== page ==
Sankt Nikolaus has been seen at GAP this week already, and will return on Friday for the Thurs/Fri class. As always, it is charming to have him visit. (The photo above was taken with that same Nikolaus at the GAP in 2008!)
Nikolaus is once again giving out traditional Christmas oranges, together with Christmas stickers and a little chocolate. The kind saint has obviously got a good connection with the German Embassy as their logo is on the little packets of German gummy bears he has been leaving in the children’s shoes!
Why not toys? Why oranges? you might ask. Well, apart from the fact that our children live such wonderfully privileged lives in Canberra and receive what many would consider to be far too many material objects and toys already; and putting aside the fact that many plastic toys eventually just contribute to landfill or end up in the Pacific Garbage Patch …. oranges and Sankt Nikolaus are a long-standing German tradition.
According to the legend, Sankt Nikolaus once heard of a family so poor they were planning to sell one of their children into slavery. Saint Nikolaus visited the family at night, and wanting to leave money anonymously for them, he dropped three golden balls down their chimney. These landed in one of the children’s socks which had been hung near the chimney overnight to dry. And so the tradition started.
In times since, oranges have been used to represent the golden balls given by Sankt Nikolaus. Oranges were rare and precious in those days.
In a more recent example, one of our GAP parents who grew up in East Germany remembers that oranges were still considered a luxury when she was a child, and that to receive one at Christmas was a very special treat.
So the children are not getting “just oranges” – they are sharing a legend, a tradition, and some great German culture. Sankt Nikolaus mentioned to the children today that they were also getting vitamin C from their oranges, and one of the children corrected him: Oranges start with vitamin O!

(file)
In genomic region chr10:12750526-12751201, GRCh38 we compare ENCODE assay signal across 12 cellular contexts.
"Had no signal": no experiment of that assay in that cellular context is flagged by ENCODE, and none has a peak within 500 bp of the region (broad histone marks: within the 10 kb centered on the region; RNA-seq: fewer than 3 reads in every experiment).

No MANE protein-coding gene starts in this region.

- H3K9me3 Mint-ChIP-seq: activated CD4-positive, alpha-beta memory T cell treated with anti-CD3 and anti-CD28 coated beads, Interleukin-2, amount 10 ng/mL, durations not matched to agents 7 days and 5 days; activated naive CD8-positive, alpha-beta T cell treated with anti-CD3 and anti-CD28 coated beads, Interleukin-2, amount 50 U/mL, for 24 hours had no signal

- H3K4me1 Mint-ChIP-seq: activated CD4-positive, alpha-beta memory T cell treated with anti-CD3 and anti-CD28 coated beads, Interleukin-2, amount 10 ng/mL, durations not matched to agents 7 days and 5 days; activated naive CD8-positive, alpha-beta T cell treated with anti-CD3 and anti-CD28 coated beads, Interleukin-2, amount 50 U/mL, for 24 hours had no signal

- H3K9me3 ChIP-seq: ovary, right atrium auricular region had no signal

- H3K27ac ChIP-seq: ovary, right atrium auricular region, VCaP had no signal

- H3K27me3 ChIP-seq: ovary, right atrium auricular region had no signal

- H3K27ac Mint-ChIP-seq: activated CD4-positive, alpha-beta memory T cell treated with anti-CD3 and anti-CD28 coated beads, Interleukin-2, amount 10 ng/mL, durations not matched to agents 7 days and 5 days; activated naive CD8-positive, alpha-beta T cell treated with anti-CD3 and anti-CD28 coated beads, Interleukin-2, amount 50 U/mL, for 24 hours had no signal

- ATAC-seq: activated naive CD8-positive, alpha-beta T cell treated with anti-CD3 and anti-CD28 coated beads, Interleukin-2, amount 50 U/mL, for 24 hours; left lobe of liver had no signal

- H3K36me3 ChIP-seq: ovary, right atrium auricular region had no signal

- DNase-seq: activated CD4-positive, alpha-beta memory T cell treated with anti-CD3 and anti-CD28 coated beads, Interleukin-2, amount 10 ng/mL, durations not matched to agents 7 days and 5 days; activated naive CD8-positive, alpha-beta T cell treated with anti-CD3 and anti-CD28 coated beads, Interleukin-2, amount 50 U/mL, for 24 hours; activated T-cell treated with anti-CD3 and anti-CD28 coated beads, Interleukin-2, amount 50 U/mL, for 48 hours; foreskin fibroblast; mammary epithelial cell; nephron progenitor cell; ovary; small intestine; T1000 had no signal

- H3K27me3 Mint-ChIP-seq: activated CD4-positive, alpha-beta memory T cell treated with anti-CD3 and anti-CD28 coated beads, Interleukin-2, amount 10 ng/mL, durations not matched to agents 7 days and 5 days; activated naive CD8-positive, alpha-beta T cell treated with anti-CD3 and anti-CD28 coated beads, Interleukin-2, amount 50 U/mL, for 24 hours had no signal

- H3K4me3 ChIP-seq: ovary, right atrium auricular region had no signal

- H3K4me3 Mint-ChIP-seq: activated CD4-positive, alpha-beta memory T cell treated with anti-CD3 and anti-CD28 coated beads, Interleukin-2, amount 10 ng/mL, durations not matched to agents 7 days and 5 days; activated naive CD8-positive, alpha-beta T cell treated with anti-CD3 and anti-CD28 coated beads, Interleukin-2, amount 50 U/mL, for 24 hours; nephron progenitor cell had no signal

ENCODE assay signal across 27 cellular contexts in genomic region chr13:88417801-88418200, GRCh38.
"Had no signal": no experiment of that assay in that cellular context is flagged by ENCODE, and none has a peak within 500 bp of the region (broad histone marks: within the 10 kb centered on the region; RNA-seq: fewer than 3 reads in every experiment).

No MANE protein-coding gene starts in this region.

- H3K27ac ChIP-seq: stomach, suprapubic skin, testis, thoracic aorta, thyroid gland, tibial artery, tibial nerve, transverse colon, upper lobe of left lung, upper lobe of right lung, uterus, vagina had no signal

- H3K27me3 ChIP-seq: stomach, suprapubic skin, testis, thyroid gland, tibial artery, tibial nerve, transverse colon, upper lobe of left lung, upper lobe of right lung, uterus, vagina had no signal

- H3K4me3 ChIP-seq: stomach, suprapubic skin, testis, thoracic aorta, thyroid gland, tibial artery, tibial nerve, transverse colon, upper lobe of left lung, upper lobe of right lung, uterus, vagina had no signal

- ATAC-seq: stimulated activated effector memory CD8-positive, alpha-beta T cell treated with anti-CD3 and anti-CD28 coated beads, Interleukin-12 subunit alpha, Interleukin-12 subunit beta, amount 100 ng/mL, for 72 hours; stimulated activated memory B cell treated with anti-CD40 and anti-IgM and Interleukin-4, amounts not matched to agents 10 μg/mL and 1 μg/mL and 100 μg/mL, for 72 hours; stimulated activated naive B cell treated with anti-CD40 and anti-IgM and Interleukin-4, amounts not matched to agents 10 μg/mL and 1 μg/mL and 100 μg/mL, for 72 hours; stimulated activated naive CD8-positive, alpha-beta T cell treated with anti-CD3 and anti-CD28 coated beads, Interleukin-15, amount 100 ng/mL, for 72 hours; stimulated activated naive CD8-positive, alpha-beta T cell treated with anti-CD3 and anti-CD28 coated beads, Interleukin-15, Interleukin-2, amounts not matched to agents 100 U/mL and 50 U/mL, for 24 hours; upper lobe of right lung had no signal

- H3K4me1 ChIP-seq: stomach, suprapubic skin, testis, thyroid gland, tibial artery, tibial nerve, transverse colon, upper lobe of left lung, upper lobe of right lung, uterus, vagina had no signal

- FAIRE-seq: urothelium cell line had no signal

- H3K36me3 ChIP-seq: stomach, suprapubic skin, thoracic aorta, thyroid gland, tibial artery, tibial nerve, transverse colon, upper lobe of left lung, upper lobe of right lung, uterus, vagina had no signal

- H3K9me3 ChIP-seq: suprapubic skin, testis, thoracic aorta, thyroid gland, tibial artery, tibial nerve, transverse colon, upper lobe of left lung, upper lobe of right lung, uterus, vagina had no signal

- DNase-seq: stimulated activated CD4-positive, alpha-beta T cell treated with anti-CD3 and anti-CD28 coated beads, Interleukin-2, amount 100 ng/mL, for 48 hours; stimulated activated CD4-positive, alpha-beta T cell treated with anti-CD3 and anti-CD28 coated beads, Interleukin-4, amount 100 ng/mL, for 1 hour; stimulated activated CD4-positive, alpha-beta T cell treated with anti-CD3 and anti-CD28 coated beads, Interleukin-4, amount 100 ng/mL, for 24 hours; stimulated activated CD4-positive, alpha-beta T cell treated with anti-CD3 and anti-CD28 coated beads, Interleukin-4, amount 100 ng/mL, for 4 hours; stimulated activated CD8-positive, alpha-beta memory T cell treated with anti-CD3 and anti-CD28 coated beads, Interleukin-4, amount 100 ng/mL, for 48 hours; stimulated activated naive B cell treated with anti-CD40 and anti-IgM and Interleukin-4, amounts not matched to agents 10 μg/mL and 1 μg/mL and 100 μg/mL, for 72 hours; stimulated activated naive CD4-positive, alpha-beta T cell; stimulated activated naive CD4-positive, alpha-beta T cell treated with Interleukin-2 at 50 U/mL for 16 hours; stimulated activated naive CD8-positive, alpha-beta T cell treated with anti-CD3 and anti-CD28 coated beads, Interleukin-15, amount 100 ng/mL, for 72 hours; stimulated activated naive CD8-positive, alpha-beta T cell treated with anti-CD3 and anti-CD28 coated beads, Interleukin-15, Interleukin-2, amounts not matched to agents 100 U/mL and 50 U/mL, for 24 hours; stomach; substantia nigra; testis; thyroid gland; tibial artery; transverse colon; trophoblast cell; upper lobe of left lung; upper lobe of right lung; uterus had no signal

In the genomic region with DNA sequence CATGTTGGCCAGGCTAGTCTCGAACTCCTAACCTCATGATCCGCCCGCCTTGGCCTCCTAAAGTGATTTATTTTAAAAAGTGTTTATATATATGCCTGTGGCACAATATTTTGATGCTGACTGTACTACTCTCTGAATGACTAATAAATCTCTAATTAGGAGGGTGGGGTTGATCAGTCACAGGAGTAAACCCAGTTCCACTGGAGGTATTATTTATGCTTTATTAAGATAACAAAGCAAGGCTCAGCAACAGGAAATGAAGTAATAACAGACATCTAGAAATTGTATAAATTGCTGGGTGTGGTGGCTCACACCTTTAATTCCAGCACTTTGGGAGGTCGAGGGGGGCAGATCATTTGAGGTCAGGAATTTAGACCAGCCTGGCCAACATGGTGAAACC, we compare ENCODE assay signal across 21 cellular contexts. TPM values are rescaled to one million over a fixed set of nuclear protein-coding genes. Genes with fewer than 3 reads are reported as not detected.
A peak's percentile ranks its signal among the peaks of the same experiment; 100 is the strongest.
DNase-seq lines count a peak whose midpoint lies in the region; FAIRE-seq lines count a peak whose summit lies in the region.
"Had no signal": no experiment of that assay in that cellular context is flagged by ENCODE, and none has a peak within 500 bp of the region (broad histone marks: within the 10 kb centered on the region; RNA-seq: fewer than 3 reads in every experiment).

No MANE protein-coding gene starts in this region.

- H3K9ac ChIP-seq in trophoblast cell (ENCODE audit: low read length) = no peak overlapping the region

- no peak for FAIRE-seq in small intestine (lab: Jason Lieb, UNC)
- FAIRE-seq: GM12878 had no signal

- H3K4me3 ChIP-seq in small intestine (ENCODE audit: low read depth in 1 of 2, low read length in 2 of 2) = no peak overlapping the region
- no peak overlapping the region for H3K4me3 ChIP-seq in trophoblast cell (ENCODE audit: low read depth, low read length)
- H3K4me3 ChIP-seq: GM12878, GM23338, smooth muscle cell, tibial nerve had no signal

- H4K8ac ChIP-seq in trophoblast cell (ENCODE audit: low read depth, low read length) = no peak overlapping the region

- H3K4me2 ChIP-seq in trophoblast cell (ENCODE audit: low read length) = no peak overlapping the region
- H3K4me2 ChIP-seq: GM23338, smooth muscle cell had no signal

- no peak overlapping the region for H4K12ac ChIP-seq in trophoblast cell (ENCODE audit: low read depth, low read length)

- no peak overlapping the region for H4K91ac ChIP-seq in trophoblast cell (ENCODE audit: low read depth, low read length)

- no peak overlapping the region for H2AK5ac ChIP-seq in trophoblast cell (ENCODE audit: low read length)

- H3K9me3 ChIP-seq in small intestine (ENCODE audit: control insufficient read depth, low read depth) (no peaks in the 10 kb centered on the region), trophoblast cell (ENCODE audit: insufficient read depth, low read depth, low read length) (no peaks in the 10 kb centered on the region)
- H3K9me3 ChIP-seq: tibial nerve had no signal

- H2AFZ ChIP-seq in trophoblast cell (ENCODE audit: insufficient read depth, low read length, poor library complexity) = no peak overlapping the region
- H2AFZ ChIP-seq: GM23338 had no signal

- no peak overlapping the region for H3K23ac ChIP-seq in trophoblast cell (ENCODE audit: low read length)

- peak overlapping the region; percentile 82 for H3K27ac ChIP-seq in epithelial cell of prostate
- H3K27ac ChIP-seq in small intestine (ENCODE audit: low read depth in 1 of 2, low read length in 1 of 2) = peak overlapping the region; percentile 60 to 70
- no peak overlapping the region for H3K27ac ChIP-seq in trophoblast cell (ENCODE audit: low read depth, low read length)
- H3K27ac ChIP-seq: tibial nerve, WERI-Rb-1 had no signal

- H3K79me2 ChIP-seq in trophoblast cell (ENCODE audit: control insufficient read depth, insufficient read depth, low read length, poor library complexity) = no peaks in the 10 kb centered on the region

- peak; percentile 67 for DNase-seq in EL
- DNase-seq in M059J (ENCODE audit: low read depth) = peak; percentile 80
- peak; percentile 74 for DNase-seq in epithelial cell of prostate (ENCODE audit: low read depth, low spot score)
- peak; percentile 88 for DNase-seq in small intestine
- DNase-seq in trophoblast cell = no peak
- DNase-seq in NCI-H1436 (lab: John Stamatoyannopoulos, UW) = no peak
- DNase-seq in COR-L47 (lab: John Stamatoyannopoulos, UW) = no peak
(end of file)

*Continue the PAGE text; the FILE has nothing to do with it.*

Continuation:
A huge thanks to our Oktoberfest organising team: Gerda, Gerald, Christian and Uli! Many thanks also go to those who brought food to share, helped set up, prepared foods, washed dishes, and helped tidy up afterwards.
The crowds enjoyed good company, enjoyable music, and great German foods (the Wurst, pretzels and salads were terrific, the cakes and strudel were superb, and many folk reported that the Spanferkel was delicious).
Children played some fun German games, the entertained themselves playing on the scouts’ rope bridge and riding plenty of bikes and scooters. It was lovely to see children of all ages running about in the park having a grand time while their parents socialised.
A plethora of colourful Dirndls, traditional Lederhosen, felt hats from various regions of Germany, and of course Biersteine, added to the festive atmosphere.
The after-party carried on until 10pm, for those whose children were old enough for such a late night. There was plenty of laughter coming from around the Lagerfeuer – a good night was had by all.